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Arranged marriages January 3, 2008

Posted by reverseengineer in Macs, Windows, Xandros.

My friend Art happily texted me the other day to say that he had finally XP-fied his Eeepc.

Hm. Not quite sure how I feel about that. I’m not qustioning Art’s judgment – he was Editor-in-Chief of PC Magazine Philippines after all. He knows what he’s doing.

But for me, one of the most interesting and most appealing things about this UMPC is the idea that it runs off Linux. A leaner, meaner, more reliable, more flexible OS – and it’s free to boot, even in the literal sense of the expression.

As a Mac user, I’m aware that the underpinnings of my favorite operating system, Mac OS X, is Unix – we’re only shielded from the arcana by the GUI. Which is why the real thing has always been a sort of grail for me to follow. I’ve just been a bit intimidated by the seeming volume of stuff I need to learn – at my age – but now that I’ve started learning it, it doesn’t seem too bad.

Most folk who have lived all their computer life on Windows PCs or Macs get the chills when faced with a CLI – the command line interface. The serious stuff.

The stark, dark, empty screen of a console or terminal window with the blinking cursor is terrifying to someone weaned on menus and icons and buttons. The blank screen demands you know what you’re doing, that you know the commands and terminologies and syntax and directory structures. Linux is the German language of OSes. It’s not intuitive, it’s a precise science; no guesswork, no winging it. A mouse is totally useless; the keyboard is the only thing you use. And it’s unforgiving and merciless. One mistake and you could conceivably hose the system.

Scary, isn’t it?

I’m somewhat affected, but not as much. I don’t have as much dread of CLIs since I started on CP/M and MS-DOS back in the day. The taunting, challenging blink-blink-blink of a cursor doesn’t really scare me. And the commands are basically the same, only with different names. Just a matter of learning what’s changed.

Granted, Linux has been overtaken by the gooeyness of modern GUIs – witness the UNIX eye candy that is Mac OS X. Visually, Xandros on an EEEPC is closer to Windows on the OS scale of things, but it requires some amount of familiarity with Linux, if you want to venture past Easy Mode or do more than just what comes in the box.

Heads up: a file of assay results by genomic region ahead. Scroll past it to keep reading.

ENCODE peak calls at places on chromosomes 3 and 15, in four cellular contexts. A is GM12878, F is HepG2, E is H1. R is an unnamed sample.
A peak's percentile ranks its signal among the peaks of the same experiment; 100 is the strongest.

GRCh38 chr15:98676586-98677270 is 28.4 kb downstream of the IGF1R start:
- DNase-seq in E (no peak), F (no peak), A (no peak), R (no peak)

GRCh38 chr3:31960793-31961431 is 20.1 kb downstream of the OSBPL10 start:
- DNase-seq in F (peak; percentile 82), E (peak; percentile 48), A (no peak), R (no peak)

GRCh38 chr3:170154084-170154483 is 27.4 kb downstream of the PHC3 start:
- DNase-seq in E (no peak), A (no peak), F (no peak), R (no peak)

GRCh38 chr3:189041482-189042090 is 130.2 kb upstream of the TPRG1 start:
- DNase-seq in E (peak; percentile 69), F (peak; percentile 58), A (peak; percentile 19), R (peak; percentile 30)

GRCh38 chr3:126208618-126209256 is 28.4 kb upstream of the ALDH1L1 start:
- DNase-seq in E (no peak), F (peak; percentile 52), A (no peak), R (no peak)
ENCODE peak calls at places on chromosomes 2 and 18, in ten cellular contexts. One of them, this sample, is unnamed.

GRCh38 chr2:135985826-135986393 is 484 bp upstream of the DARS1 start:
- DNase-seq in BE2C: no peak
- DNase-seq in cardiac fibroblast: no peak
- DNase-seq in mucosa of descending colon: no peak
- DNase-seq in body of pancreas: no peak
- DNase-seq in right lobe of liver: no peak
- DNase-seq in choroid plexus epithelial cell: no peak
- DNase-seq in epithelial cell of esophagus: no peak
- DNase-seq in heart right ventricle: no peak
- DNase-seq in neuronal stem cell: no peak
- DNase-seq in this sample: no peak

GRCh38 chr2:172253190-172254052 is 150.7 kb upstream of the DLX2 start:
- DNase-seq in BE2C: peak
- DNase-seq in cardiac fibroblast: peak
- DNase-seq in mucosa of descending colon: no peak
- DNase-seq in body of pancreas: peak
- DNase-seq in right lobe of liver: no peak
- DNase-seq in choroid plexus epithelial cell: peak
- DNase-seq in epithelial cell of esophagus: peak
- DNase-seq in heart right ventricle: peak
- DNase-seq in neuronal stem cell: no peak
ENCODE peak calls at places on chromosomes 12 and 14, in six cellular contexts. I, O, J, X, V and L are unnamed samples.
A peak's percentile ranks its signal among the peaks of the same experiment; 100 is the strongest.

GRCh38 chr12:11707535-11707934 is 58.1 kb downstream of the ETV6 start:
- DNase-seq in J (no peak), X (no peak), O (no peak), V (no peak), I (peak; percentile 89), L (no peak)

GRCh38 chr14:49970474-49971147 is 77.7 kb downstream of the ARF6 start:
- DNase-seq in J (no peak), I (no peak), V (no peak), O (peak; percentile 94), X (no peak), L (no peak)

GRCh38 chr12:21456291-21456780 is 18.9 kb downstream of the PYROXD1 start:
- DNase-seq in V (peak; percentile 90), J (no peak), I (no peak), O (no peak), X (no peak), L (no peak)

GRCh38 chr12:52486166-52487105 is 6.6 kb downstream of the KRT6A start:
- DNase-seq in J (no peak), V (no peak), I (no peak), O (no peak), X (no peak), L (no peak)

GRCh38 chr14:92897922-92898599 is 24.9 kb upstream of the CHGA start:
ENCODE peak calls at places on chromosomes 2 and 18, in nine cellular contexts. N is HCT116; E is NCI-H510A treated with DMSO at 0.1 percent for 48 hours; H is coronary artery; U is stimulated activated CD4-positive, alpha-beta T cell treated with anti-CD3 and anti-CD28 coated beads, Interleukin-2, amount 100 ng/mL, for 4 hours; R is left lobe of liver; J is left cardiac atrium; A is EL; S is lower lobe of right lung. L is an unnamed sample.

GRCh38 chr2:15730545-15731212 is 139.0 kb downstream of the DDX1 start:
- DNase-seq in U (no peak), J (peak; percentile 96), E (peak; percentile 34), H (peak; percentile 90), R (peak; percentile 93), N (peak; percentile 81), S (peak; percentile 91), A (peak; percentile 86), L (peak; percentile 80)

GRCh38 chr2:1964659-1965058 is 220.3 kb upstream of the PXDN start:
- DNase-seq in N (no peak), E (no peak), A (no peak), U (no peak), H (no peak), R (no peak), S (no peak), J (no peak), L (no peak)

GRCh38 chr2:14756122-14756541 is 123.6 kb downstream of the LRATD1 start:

The learning is the nice thing, at least for me. Which is why I won’t load up Windows XP.

For one thing, Windows is a demanding bugger, which, with its shortcomings, it doesn’t deserve to be. Hardware-wise an EEEPC is at best barely enough to handle the OS. So why would one throw away a well designed hardware-software symbiosis that is already there and insist on an arranged marriage between this tiny, simple little thing and a big, clumsy and demanding ogre of an OS? Even more formidable, capable, expensive hardware choke on XP already. How would it be for an EEEPC?

Why break up a nice relationship where everything works and works well and force another which would demand more time, patience and resources to just get along, let alone get along well? More RAM, more storage space, more tweaking and looking for drivers and all that crap? All to have a Windows machine with the portability of an EEEPC? Methinks it isn’t worth it.

But that’s the reality, I guess. People will do what people will do. It just has to have Windows. It’s something that even Asus accepts, so that it put a great deal of effort in including instructions for replacing Xandros with Windows in their manual.

When Asus finally releases a Windows version of the EEEPC the rules might change, but because of the very nature of the hardware and software, the price will go up, which misses the whole point of the exercise.

I’m willing to invest a bit of time with the elegant, open-source Xandros. Besides, for work, I have my Macs and Windows PCs.

Those of you who want to go back to prison willfully without knowing why you’re doing it can go right ahead. Me, I’ll stay outside and enjoy the sun for a bit.



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